Whale Discovery: Discussion Questions 3. What age sediments, and in what region of the world, would you search now to get the fossils which would shed more light on whale origins, and what specific traits would you expect to find? 40 -50 million year old sediments in the Pakistan region. Traits showing increasing adaptations to marine life over time.
Whale Discovery: Discussion Questions 4. Does Ambulocetus seem to fit the “predicted traits” for an intermediate between mesonychids and Rodhocetus? Yes, Ambulocetus does fit well into the sequence, showing transitional features.
Whale Discovery: Discussion Questions 5. Notice the reconstruction of Pakicetus, showing it as a four-legged animal. What evidence, if any, would suggest such a reconstruction? What additional evidence would give you greater confidence in that reconstruction? Ear bones more like mammals; Chemical analysis indicates dependence on freshwater. There were no complete fossils discovered until 2001, and these confirm the presence of four terrestrial legs, with hooves.
Whale Discovery: Discussion Questions 6. As each new “intermediate fossil” was found, filling a “gap”, how many new gaps were formed? Two new gaps were formed, one above, and one below the new find.
Whale Discovery: Discussion Questions 7. Can we make predictions about past events? Why? Yes. Based on existing fossils and assumed evolutionary trends, knowledge of anatomy, geography, and geological history.
Whale Discovery: Discussion Questions 8. Explain why the absence of transitional (intermediate) fossils is not a fair argument against evolution. They may not have been found yet; transition may have been fairly rapid, leaving few fossils; many new transitional fossils have been found in recent years.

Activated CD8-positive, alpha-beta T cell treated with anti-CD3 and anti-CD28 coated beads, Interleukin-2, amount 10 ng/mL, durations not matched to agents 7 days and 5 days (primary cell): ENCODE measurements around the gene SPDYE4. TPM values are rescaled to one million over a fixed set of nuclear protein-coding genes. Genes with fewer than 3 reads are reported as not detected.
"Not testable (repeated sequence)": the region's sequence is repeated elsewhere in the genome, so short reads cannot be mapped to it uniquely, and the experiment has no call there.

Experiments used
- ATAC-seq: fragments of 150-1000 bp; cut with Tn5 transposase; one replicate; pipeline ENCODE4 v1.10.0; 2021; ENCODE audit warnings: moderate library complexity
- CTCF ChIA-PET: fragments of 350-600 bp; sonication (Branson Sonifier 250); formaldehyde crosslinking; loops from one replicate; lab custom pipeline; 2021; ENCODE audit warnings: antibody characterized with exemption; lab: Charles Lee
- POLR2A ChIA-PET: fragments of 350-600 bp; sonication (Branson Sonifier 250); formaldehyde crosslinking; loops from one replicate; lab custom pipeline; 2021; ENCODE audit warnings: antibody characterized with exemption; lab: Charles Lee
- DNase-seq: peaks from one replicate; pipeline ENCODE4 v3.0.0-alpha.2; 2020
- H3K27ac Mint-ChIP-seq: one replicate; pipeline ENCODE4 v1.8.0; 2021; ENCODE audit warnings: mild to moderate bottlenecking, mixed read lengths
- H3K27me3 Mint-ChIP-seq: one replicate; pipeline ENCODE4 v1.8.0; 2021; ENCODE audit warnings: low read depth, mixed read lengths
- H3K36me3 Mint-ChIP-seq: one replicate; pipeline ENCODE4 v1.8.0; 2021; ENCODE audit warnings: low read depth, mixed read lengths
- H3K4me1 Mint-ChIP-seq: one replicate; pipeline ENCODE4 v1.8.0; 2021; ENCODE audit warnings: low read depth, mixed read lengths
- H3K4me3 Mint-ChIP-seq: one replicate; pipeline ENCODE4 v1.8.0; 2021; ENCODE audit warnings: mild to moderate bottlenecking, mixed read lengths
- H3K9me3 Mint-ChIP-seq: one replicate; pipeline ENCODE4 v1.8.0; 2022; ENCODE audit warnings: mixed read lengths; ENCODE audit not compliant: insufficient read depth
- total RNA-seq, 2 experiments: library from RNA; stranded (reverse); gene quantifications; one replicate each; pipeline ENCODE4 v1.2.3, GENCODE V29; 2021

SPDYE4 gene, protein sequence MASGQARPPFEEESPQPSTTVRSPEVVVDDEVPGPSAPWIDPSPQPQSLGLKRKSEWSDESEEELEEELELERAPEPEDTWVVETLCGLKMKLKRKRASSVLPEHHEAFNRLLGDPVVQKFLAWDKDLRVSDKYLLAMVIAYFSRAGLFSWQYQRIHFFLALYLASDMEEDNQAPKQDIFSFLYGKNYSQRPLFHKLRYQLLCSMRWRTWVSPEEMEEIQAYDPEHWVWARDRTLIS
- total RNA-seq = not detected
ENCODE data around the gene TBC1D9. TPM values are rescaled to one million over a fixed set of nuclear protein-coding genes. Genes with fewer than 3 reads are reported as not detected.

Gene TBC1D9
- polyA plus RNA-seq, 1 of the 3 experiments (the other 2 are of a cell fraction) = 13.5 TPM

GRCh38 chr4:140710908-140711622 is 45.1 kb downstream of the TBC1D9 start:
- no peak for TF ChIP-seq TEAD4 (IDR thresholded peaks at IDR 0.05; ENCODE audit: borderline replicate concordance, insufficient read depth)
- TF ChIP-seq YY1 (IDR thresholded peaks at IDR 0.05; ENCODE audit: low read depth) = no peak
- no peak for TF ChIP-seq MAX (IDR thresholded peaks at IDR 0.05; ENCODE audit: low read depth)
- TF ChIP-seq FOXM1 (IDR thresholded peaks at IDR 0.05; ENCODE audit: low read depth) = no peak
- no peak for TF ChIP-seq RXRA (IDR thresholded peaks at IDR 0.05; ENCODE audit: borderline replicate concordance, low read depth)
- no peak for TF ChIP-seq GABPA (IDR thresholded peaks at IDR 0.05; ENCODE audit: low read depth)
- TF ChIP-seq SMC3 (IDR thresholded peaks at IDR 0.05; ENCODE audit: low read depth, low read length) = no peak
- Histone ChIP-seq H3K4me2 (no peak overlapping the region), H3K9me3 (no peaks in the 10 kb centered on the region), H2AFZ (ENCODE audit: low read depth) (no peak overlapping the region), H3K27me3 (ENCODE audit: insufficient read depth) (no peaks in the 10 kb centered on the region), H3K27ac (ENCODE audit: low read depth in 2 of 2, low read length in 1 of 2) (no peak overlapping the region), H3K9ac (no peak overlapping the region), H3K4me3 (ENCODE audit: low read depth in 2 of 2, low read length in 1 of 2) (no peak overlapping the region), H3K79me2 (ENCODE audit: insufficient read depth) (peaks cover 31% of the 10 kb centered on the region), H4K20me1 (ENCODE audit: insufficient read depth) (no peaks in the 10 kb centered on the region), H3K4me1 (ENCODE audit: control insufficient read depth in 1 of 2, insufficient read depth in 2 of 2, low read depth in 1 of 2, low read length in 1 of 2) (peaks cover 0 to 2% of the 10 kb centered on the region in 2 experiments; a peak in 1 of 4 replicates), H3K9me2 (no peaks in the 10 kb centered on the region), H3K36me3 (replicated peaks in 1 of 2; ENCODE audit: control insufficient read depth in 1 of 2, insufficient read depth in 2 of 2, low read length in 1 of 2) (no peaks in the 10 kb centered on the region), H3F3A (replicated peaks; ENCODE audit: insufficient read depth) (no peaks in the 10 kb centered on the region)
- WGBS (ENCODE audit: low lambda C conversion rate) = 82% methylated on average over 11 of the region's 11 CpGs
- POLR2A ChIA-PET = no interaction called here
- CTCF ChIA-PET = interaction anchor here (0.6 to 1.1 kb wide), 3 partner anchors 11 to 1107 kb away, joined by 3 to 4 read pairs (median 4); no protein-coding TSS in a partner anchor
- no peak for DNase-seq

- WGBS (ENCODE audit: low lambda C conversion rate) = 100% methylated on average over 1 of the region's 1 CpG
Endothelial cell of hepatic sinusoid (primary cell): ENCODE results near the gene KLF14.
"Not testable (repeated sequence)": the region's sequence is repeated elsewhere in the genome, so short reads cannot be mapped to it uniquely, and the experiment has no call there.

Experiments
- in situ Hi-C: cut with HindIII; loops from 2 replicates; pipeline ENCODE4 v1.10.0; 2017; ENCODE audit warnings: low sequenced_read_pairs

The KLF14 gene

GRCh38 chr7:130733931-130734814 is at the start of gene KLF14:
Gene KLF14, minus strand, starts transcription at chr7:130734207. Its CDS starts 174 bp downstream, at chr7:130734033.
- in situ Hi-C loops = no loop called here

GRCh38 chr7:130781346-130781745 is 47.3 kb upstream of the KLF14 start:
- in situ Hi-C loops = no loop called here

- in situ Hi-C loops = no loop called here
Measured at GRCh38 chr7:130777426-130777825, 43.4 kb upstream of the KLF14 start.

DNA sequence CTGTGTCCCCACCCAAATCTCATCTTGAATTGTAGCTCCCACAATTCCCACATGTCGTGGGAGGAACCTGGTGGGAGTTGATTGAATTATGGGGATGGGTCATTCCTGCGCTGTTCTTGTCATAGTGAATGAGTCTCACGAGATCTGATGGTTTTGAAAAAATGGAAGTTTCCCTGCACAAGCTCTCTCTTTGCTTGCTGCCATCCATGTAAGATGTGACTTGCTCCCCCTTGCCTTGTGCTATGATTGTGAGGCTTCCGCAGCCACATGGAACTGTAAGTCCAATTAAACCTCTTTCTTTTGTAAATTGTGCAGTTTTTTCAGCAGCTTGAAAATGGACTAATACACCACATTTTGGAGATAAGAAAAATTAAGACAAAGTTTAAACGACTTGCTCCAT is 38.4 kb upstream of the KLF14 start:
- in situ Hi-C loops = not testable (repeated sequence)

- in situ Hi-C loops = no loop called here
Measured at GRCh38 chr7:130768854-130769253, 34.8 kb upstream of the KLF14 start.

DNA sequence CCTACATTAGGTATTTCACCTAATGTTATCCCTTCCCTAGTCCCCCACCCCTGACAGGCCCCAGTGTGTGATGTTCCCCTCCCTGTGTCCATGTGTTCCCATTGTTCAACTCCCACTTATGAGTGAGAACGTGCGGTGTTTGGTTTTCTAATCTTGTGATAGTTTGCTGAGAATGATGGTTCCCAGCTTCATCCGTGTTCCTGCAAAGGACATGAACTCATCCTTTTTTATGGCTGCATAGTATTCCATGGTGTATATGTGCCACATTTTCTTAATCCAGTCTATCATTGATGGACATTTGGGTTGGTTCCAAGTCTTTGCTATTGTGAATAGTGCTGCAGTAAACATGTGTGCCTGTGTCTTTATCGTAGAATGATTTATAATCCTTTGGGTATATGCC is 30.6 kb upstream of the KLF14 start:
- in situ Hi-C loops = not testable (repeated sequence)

Whale Discovery: Discussion Questions 9. Why is it very unlikely that these fossils of early whale evolution are the direct ancestors of whales? How are they probably related to those direct ancestors? What is wrong with the popular “missing link” concept of evolution. As in living species today, there are many different species in the same families (i. e. cat family). They are much more likely to be close cousins to any direct ancestors. “Missing link” suggests a simplistic linear evolutionary chain of life, rather than the more realistic multi-branched tree-of-evolution concept.
Whale Discovery: Discussion Questions 10. Several species of modern whales have welldeveloped rear limbs while embryos. As the embryo continues to mature these limbs atrophy (shrink) and become nonfunctional. Why do you suppose this happens? Genes for leg formation are still in the whale genome (as expected from a terrestrial ancestry), but are turned off during later development, since legs were selected against in the marine environment.
Whale Discovery: Discussion Questions 11. Summarize what you have learned about the process of science in this lesson Testing hypotheses about whale origins (evolution), both in form and in geography, includes the making predictions of expected traits, age and locations, looking for expected fossils, and finding them, which confirms the hypothesis.
Whale Discovery: Discussion Questions 12. Summarize what you have learned about the process of evolution in this lesson. Fossils were discovered which show traits intermediate between terrestrial mammals and whales, with a continuum of earlier and later features, which is consistent with the idea that whales have evolved from earlier non-whales, gradually acquiring features which enable them to survive better in a deep ocean environment.